Travel feels great because it exposes you to new people and experiences. But you don’t need to wait until your next trip to experience a new-to-you culture. Here’s how to connect wherever you live.

By Jessie Kissinger
Updated November 23, 2018

There’s no getting around it: We live in polarized times.

Bridging divides—whether cultural, political, or religious—is more important than ever. It’s nice when you can get away, to be swept up in a foreign place. But you don’t always have to travel to immerse yourself in another way of life. There’s an easy, inexpensive opportunity right in front of us.

When we engage across difference in our own hometowns, we cultivate stronger communities and a stronger democracy, says Rachel Peric, executive director of Welcoming America, a nonprofit that works with local governments and other organizations to create a more inclusive climate for all Americans, including new residents from other countries. “Connecting with other cultures is about creating a sense of belonging for everyone,” Peric says. “Especially at a time when our communities don’t look the same as they did 20 years ago.”

And no action is too small. “Citizen diplomacy has a much deeper impact than anything governments could produce because it’s experiential,” says Patricia Harrison, PhD, director of International Professional Exchange Programs at World Learning, a nonprofit that runs cultural exchanges and other educational programs.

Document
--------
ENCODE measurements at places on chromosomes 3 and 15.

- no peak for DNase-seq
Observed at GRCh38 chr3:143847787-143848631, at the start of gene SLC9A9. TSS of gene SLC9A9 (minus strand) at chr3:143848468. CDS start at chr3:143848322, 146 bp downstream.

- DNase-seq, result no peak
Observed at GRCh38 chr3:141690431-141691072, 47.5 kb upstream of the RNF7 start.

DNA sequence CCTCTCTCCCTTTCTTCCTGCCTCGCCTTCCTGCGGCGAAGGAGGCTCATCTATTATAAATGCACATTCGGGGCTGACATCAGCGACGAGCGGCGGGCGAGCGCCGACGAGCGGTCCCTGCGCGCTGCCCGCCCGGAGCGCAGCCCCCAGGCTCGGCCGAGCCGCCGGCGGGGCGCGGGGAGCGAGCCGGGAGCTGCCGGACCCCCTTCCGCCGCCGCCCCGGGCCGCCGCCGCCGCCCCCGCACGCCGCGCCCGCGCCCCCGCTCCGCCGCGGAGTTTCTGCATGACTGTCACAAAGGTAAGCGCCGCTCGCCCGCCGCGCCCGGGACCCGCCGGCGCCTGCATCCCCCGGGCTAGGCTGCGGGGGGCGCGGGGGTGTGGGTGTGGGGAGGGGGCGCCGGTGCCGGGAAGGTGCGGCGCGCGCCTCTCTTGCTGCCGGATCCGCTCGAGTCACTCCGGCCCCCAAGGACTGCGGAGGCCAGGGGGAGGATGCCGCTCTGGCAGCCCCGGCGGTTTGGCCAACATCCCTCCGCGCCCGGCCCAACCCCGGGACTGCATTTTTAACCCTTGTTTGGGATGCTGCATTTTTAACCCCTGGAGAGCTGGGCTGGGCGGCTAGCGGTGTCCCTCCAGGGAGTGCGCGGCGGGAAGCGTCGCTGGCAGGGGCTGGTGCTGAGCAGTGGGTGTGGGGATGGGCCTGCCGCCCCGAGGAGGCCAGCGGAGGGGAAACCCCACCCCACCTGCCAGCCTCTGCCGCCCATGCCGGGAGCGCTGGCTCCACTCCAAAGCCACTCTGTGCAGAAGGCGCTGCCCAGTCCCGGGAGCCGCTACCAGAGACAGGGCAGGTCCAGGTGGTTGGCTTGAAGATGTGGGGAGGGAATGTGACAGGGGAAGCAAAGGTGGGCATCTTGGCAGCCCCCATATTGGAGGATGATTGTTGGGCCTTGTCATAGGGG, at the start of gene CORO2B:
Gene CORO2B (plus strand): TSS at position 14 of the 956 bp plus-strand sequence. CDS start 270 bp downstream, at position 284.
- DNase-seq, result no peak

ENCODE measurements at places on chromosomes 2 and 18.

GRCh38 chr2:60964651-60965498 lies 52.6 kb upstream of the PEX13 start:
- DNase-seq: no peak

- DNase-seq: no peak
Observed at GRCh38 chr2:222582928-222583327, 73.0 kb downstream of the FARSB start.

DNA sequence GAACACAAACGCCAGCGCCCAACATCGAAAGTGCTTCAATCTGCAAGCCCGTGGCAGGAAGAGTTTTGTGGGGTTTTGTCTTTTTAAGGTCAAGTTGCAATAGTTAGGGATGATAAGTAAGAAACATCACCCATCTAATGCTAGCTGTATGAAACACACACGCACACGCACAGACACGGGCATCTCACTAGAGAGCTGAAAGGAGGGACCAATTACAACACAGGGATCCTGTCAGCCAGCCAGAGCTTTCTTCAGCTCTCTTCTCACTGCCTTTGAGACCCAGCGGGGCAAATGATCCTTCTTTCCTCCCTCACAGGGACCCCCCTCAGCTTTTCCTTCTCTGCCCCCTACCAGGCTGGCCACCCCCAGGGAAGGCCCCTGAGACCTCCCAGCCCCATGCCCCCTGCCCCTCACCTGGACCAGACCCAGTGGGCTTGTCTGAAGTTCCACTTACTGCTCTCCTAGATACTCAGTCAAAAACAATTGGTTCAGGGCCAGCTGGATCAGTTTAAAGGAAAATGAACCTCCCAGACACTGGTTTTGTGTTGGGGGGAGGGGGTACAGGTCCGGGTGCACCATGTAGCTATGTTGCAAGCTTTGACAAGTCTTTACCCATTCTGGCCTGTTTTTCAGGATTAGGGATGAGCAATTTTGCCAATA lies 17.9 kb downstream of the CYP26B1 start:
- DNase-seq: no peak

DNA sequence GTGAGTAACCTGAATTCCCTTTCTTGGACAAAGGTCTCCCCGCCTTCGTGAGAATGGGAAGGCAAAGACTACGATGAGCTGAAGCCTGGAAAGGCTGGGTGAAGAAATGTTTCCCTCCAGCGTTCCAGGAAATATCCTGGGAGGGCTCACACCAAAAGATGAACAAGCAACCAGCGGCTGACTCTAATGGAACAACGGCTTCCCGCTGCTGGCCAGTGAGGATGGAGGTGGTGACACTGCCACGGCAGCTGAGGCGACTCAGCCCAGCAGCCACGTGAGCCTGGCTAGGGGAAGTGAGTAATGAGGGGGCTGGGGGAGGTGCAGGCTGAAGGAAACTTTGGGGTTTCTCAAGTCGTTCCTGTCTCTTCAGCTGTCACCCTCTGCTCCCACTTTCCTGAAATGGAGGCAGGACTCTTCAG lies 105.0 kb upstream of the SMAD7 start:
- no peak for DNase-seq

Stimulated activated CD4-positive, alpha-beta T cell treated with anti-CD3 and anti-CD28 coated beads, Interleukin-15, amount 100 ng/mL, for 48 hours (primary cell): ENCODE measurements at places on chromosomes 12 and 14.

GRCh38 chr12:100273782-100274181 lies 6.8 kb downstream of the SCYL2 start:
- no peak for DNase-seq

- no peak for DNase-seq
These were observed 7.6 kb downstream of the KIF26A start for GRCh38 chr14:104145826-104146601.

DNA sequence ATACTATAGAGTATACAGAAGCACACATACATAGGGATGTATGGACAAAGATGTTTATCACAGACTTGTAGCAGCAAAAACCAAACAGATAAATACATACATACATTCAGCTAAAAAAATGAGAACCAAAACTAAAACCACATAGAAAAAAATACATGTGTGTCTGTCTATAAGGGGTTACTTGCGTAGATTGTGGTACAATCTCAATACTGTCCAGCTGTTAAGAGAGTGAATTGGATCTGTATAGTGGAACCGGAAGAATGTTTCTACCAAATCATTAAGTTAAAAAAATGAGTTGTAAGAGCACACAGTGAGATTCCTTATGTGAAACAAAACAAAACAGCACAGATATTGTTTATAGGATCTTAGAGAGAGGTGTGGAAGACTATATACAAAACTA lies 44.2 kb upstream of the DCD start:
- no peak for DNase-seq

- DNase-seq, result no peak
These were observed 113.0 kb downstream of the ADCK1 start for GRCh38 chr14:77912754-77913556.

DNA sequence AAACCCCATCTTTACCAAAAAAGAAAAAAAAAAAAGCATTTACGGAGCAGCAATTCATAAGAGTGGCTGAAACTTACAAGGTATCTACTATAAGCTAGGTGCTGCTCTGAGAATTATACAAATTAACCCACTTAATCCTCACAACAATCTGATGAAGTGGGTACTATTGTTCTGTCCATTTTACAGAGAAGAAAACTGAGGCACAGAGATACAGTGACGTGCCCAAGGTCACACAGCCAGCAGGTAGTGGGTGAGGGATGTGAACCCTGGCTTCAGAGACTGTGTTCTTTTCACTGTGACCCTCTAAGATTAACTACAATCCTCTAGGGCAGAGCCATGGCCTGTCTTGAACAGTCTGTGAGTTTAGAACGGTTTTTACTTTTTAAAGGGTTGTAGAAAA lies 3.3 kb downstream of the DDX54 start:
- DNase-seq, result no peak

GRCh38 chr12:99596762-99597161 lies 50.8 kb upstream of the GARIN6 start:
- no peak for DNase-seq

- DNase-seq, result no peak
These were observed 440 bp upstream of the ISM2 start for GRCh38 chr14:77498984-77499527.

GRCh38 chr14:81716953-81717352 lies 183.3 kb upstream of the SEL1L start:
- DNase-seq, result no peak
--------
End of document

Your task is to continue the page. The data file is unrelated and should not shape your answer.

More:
Finding a profound—or at least an interesting—local cross-cultural experience takes curiosity and a willingness to get lost, feel awkward, and occasionally be overwhelmed by how little you know. In other words, it helps you grow. Engaging with other cultures expands our creativity and makes us more empathetic. If you’re game, here are 10 places to start.


At the 7th Street Community Garden in Louisville, Kentucky, immigrants and refugees plant crops beside longtime residents, sharing knowledge. If you’re part of a community garden, talk to organizers about reserving plots for newcomers. The International Rescue Committee’s New Roots Program can connect refugees to gardens.


Local interfaith organizations, like Interfaith Partners of South Carolina, promote cooperation among religious groups, running a variety of programs, including visitor days at mosques, temples, synagogues, and churches. IPSC board member Holli Emore also recommends visiting a house of worship on your own: “Just reach out to people and introduce yourself.”


Cooking classes led by immigrants and refugees are emerging all over the U.S., in cities large and small, from the League of Kitchens in New York City and Los Angeles to the Welcome Neighbor STL Supper Club in St. Louis. You can taste Afghan meat dumplings (mantu), Argentine empanadas, and more as you get to know folks from those countries through something we all share: an appetite.